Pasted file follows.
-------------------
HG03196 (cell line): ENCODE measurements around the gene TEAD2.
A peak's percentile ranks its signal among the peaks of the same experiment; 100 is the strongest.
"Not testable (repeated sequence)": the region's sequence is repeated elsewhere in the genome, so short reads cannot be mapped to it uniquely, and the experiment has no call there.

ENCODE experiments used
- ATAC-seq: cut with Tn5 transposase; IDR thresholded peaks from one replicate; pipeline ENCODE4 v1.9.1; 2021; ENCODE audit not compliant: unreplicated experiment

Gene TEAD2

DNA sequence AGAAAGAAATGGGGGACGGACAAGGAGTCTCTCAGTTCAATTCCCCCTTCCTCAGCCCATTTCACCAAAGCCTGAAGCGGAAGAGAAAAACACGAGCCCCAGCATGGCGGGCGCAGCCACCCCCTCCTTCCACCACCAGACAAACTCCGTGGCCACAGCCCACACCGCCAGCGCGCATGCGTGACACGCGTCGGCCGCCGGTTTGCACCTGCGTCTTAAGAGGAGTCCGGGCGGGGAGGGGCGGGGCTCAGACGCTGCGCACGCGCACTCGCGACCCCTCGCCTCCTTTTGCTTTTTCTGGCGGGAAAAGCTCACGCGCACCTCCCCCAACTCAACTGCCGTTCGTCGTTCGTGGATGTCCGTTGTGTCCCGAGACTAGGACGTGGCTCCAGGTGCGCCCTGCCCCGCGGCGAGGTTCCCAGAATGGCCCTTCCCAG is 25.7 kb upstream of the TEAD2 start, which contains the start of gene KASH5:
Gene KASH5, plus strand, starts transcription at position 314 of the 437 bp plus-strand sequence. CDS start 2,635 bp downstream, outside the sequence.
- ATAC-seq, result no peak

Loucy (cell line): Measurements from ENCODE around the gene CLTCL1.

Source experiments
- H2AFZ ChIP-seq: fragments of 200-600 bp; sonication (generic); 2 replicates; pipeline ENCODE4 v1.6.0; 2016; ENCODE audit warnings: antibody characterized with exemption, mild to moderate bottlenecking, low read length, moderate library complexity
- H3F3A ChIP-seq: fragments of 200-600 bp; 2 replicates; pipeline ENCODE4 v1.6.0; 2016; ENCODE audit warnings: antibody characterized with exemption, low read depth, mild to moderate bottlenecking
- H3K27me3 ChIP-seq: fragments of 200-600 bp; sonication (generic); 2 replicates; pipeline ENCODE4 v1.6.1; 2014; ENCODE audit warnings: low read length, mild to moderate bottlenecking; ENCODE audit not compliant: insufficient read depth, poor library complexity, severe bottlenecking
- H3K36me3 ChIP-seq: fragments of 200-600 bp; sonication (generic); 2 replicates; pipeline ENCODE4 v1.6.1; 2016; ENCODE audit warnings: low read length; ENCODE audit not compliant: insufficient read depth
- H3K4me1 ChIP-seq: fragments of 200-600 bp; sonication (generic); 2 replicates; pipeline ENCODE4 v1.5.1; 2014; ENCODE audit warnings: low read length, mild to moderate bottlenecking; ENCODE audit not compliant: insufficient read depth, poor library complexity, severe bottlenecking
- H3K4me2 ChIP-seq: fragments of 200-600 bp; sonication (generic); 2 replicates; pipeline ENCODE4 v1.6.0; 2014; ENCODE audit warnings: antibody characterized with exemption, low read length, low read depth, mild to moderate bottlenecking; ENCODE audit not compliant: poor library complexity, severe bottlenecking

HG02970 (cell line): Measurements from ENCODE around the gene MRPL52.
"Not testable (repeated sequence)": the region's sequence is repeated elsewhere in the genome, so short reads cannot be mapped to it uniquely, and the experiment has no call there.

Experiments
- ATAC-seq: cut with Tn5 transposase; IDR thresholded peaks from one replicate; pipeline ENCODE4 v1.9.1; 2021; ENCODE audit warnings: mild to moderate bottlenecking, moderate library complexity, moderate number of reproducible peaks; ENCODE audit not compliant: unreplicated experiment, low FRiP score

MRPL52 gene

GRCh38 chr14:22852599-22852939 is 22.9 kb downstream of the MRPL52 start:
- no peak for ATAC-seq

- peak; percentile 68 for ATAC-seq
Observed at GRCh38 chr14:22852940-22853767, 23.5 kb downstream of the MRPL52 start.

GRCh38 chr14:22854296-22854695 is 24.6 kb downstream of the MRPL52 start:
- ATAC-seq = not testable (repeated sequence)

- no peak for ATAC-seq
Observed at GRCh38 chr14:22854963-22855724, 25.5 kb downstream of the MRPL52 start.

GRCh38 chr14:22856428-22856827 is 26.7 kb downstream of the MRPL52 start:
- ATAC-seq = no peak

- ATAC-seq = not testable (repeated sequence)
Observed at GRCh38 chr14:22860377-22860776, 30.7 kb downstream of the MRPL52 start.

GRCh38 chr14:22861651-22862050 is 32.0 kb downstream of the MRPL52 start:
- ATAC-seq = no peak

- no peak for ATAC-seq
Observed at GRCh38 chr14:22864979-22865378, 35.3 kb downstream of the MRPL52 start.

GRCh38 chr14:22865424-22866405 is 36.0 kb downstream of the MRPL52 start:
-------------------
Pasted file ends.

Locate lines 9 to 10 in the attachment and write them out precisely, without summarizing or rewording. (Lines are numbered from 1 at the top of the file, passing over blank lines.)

- ATAC-seq, result no peak

Loucy (cell line): Measurements from ENCODE around the gene CLTCL1.